SCOTTISH police officers are pranging a car every two days – in their own car parks.
Blundering officers damaged panda cars by reversing into fuel pumps, crashing into other cop cars and forgetting to apply handbrakes.
Other officers drove into gateposts and skips, with some blaming their errors on their feet slipping from the clutch.
Scotland’s eight forces saw a total of 764 accidents at police stations since 2009.
The scrapes have cost more than £250,000 to fix, according to figures released under freedom of information legislation.
Critics have hit out at the bill, saying officers need to be more to avoid unnecessary self-inflicted bills.
Robert Oxley, campaigns manager of the Taxpayers’ Alliance, said: “Police drivers often have to spend their time driving fast with blues and twos going but that’s no excuse for prangs in the car park.
“Needless repairs to high performance squad cars isn’t going to be cheap. Taxpayers cannot afford bills like this.
“A little more care parking at the station could save a lot of money which would ease pressures on police budgets.”
Les Gray, the chairman of the Scottish Police Federation, said: “This is unacceptable and many of the accidents are due to carelessness.
“However high the numbers its important to note that police cars are almost always in use, 24/7, 365 days a year.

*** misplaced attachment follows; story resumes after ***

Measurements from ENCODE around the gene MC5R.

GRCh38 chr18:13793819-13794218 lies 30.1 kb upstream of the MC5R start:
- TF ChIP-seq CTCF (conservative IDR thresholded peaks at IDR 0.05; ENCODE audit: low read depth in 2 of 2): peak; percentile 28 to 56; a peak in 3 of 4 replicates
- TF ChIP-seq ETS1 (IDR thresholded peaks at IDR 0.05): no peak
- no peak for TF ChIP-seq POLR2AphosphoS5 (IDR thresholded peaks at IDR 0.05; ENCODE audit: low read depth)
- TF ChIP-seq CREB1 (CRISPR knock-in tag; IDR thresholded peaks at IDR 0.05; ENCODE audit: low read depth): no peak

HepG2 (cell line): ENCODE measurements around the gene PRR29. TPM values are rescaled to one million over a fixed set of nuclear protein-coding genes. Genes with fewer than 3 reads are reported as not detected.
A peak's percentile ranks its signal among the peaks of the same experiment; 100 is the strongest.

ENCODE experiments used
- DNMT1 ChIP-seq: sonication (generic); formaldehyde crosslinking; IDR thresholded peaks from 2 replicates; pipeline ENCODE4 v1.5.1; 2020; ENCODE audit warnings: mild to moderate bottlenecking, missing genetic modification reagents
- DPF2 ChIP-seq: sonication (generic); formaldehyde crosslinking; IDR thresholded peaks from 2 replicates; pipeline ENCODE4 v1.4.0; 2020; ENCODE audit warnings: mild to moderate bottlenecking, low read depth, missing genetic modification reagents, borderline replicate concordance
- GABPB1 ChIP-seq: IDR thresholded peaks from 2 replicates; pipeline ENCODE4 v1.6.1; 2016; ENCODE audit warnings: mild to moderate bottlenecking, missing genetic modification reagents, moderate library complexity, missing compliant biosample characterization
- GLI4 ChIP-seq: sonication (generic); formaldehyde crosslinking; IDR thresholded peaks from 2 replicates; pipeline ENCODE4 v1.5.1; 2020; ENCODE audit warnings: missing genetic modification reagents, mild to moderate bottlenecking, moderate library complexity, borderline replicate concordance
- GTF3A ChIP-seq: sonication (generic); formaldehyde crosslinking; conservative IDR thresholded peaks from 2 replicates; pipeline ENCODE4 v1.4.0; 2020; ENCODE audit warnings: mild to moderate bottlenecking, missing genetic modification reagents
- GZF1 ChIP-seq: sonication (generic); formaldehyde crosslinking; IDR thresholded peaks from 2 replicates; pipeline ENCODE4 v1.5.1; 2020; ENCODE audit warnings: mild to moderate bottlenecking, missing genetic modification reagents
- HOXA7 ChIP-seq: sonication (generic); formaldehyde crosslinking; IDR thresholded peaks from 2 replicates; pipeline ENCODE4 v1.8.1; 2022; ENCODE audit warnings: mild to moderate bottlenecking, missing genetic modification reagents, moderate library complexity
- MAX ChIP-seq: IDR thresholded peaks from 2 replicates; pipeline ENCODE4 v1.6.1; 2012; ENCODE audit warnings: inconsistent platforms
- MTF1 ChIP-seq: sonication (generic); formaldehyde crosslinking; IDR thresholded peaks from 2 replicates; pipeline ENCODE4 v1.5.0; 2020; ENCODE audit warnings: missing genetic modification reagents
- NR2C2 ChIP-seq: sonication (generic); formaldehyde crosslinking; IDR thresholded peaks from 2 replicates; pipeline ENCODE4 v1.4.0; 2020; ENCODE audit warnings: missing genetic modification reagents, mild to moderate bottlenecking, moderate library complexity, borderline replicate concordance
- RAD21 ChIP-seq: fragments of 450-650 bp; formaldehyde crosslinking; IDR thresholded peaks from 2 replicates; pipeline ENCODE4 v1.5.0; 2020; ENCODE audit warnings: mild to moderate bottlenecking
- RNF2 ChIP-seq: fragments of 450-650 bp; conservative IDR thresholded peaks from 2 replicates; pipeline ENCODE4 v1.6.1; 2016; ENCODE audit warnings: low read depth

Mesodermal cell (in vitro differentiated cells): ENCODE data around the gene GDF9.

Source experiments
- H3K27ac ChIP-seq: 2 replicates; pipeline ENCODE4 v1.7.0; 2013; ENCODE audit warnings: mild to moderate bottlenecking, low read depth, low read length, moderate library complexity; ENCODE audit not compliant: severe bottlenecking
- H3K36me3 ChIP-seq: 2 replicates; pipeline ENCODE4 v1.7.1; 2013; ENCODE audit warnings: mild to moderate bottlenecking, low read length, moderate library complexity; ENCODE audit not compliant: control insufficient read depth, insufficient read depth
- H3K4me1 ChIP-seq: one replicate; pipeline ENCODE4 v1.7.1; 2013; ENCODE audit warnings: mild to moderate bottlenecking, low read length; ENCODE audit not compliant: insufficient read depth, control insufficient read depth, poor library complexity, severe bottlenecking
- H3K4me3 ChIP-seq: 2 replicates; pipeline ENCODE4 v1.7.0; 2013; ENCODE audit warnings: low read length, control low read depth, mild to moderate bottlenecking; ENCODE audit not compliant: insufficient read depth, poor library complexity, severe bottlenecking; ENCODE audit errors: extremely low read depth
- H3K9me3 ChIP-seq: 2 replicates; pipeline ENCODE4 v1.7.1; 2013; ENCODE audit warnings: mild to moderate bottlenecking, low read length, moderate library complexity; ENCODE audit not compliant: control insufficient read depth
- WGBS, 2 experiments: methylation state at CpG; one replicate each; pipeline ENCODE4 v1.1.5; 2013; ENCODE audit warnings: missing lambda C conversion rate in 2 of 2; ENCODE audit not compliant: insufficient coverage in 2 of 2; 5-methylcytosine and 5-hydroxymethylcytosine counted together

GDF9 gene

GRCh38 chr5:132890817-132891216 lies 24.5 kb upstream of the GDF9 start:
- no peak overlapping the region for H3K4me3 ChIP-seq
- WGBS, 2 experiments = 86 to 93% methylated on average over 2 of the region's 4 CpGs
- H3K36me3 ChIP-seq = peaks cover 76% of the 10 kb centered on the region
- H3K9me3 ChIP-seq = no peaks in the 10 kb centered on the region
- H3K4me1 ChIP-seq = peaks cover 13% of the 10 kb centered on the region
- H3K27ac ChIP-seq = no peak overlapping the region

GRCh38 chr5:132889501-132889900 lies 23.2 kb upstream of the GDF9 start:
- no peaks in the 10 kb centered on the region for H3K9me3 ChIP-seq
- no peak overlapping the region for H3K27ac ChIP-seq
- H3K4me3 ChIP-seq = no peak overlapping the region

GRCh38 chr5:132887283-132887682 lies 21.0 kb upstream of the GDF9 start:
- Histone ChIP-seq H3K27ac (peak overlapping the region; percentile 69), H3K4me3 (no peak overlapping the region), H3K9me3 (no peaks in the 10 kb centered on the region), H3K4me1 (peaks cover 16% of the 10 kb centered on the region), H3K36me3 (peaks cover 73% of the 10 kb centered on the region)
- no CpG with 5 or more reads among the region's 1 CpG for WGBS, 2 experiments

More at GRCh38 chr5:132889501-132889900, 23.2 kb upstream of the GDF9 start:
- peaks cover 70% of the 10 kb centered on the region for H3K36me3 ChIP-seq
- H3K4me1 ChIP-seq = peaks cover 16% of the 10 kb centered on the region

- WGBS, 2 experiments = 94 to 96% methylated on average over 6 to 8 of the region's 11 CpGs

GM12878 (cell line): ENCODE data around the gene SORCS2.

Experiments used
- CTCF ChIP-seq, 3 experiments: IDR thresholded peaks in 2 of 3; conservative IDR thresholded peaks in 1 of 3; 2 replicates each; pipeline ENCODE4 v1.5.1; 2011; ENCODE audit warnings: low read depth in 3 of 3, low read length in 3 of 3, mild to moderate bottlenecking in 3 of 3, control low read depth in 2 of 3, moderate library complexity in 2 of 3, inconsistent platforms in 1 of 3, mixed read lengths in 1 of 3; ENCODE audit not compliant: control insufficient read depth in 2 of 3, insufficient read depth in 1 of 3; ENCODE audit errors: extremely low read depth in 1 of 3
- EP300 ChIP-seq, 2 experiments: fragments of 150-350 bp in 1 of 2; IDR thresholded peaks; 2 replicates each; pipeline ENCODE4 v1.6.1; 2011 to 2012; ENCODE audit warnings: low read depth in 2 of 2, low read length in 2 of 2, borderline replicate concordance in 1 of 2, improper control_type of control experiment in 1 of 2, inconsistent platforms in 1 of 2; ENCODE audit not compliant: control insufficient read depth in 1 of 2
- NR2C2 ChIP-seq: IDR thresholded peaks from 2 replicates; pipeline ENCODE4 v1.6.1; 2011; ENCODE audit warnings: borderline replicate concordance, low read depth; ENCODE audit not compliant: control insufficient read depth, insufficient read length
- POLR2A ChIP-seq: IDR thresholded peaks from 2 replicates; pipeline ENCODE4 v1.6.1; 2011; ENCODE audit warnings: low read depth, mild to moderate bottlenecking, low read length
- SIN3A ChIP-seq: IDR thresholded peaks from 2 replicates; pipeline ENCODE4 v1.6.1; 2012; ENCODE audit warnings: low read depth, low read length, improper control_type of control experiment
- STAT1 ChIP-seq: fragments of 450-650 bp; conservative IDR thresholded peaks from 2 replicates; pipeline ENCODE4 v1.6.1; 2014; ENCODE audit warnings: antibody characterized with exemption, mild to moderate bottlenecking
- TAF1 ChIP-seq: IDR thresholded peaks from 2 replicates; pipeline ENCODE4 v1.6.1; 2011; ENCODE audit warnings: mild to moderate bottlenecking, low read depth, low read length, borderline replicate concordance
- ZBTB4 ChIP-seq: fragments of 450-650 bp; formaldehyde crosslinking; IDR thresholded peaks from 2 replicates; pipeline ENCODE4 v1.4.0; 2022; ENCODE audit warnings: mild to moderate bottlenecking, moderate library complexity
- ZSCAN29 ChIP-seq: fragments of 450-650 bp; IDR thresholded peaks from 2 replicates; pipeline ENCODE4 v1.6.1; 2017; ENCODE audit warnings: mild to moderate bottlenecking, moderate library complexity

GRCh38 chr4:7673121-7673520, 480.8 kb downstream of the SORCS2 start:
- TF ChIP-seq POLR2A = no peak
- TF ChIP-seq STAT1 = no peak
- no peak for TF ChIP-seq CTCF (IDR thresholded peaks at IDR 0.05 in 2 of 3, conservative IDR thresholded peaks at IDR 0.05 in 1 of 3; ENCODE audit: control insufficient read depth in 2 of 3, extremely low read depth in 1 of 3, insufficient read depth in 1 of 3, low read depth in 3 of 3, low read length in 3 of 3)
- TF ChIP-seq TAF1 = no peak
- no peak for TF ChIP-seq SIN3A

“That gives is some perspective but I am in no way making excuses.
“It’s unacceptable. It is taken very seriously by police bosses.
“It eats into police budgets and officers will be dragged over the hot coals if they are found to be negligent.
“It’s not just a case of officers shrugging their shoulders and getting on with their day, they will be held accountable and have to fill in reams of paperwork to explain themselves.”
Strathclyde, the country’s biggest police force, saw almost 300 accidents since 2009, at a cost of more than £135,000.
Officers in Grampian were involved in 130 car park smashes but officialw were unable to give costs for repairs.
Tayside has 104 accidents, costing £30,000, while the country’s second largest force, Lothian and Borders had two fewer bumps but spent £10,000 more on repairing vehicles.
Central spent £20,000 on putting right 77 scrapes, while Fife had 37, at a cost of £18,000 and Northern had 17, costing £5000 in repairs.
Dumfries and Galloway did not supply any figures, though they had previously admitted to six accidents during 2010, thought to have happened outside car parks, and a repair bill of £15,000.
.Strathclyde said there had been a “significant reduction” in accidents since 2009, saying that modifications to car parks, better driver training and newer technology had all played a role in bringing accident numbers down.
Last year it was revealed that police officers had cost taxpayers at least £80,000 by putting the wrong kind of fuel in their patrol cars.
Almost 350 police vehicles had to be taken off the road after officers filled up petrol cars with diesel or diesel cars with petrol.
Official figures show that the fuelling mistakes cost almost £60,000 in avoidable garage bills. It is estimated that fuel worth a further £20,000 had to be thrown away.